The Radiators

TV Tube Heart

Chiswick

1977 Dublin. A monochrome city. There was people spilling out of “Speakeasy” clubs, sporadic pods of young people starting to question things. The Radiators were one such gang. As a band they help pixilate the city. Their music was the soundtrack of the underground that was pursuing confidence. The radiators helped give voice to those who stood at the back of the church in mass. They helped give identity to those whose sexual preference were aimed at the same gender of themselves. They helped provide some answers or supply a canvass to young people who were beginning to question and create

The line in Enemies “I don’t want to change the world. Just my own” sums it all up. Worlds were changed though.

The band have just repackaged their debut TV Tube heart with the help of Rotator Vinyl. The sleeve is a beautiful 10″ cutout tv screen cover. The inside sleeve is a colour picture of the band exploding on to your tv screen. They were taking over the airwaves with a snotty rock and roll attitude. It’s not just TV they were aiming their vitriol at. The mainstream news print of the day, partly made up of two evening daily papers along with Irelands tabloid of taste for those spending their Sundays in and out of church and the pub were not speaking to the generation that was starting to ask questions.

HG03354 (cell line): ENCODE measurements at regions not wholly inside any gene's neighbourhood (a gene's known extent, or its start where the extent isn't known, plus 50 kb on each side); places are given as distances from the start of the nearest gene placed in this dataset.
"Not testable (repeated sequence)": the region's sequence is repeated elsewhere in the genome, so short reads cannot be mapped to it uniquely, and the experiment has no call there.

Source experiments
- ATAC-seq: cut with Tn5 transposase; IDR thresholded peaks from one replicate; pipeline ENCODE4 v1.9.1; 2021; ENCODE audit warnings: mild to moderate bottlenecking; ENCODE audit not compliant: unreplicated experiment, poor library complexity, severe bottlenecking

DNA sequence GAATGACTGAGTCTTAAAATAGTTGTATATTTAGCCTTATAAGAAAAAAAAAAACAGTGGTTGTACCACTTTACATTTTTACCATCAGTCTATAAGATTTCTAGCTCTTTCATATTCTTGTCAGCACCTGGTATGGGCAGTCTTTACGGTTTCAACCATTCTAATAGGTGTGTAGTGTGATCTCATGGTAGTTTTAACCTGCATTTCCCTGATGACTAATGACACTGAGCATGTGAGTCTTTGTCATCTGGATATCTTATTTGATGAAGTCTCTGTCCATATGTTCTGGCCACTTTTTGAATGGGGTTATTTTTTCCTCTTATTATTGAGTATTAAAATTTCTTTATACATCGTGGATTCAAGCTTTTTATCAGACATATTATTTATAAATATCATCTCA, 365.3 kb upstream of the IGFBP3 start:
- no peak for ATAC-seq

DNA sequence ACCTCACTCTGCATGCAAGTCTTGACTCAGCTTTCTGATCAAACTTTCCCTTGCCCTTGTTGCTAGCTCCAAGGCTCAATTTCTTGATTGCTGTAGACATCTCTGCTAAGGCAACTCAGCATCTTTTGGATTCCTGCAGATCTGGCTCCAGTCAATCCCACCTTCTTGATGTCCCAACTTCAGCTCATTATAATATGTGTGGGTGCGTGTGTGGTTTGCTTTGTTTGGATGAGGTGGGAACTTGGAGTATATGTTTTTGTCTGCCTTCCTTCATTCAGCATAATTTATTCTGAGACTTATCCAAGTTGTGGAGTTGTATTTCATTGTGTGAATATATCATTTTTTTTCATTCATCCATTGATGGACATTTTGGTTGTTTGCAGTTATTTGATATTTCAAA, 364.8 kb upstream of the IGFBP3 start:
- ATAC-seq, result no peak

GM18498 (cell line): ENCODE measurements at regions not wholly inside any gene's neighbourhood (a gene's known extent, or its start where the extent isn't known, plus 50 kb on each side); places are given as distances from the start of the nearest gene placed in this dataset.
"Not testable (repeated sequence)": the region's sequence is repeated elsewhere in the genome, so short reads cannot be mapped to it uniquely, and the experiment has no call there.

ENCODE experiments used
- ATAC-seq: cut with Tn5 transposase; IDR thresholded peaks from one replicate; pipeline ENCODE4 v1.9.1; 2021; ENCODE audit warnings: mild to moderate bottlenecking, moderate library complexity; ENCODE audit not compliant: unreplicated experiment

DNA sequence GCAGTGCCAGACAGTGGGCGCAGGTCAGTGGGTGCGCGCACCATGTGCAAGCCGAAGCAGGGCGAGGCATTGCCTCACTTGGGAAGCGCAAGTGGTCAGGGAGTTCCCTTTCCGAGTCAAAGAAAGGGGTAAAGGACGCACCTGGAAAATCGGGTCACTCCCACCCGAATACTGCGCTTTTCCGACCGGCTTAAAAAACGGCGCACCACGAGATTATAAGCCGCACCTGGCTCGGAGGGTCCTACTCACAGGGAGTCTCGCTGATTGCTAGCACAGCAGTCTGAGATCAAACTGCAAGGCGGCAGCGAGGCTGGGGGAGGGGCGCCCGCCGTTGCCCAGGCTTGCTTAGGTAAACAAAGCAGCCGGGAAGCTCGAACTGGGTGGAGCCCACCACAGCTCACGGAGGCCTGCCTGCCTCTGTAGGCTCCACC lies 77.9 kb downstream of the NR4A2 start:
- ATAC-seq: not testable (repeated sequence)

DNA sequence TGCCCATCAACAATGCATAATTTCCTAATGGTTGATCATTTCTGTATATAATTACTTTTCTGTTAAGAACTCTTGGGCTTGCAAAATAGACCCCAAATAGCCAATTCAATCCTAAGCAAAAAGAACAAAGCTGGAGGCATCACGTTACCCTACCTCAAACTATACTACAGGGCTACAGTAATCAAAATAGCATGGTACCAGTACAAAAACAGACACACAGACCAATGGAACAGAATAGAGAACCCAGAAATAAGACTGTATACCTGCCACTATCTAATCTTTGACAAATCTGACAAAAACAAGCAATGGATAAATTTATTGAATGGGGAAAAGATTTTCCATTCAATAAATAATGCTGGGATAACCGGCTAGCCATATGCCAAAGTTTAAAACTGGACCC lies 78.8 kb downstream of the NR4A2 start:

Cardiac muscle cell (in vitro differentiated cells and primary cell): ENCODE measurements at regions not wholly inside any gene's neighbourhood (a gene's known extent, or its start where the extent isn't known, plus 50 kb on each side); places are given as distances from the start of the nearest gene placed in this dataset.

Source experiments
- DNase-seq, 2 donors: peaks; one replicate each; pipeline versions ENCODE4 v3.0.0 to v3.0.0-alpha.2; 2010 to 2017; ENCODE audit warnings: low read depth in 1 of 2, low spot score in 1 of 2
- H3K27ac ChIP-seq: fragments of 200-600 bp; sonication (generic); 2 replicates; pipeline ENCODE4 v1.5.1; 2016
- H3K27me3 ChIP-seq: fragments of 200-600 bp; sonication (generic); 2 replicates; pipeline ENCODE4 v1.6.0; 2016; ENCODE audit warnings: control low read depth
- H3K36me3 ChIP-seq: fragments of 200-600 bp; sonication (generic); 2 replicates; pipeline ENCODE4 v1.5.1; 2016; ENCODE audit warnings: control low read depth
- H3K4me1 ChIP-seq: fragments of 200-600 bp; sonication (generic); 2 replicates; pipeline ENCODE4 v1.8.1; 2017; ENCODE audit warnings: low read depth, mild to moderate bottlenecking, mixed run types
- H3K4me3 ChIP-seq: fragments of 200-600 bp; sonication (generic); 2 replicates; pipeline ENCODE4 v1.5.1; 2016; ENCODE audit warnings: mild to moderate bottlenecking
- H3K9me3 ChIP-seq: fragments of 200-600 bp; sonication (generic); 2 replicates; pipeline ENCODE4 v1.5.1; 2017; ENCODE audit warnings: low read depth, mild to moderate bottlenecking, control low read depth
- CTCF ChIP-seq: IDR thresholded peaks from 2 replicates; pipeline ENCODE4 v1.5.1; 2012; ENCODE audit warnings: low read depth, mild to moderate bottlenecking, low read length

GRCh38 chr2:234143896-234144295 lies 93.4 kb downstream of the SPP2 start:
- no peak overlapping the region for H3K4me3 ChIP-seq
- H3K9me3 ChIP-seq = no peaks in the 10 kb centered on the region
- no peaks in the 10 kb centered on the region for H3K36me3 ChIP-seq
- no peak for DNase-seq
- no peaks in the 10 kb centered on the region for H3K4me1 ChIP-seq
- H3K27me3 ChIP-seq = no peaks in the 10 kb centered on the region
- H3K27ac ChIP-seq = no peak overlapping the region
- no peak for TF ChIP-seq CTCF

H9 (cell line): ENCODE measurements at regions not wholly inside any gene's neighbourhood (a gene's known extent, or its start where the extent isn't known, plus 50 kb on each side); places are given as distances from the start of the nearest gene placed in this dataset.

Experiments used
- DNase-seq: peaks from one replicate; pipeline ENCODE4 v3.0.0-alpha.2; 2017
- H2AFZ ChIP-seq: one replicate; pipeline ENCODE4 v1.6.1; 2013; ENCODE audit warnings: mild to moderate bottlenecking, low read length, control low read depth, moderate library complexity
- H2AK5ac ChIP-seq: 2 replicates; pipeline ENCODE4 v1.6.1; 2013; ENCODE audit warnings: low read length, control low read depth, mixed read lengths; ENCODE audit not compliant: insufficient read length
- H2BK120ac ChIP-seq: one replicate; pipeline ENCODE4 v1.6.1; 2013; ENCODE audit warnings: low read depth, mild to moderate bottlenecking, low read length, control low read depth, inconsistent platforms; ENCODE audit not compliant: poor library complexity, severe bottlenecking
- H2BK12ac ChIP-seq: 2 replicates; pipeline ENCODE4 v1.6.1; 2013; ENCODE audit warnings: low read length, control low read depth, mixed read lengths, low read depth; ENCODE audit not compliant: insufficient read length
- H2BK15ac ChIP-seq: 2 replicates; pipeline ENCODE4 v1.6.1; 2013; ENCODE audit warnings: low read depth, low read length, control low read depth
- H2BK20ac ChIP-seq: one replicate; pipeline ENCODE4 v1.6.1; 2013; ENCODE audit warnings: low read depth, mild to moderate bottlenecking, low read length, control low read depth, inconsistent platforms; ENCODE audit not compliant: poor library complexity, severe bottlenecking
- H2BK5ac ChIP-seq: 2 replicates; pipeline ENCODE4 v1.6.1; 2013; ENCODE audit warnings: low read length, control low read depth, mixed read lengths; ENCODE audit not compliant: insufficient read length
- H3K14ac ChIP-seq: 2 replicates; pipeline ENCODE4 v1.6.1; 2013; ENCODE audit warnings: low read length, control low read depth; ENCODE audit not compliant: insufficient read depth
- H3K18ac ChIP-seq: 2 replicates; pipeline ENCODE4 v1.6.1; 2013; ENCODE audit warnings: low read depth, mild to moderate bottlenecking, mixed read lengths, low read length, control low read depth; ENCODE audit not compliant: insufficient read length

This record, when it was initially released 44 years ago, was a sharp snotty and brash calling to like minded people. “I’ve got to make contact with you out there” they sang. They did and the contact evolved into the colour that eventually spread into the city. Punk rock and The radiators helped give young people a sense of freedom of expression and belonging and I for one am proud of its existence.

Essential record

niallhope

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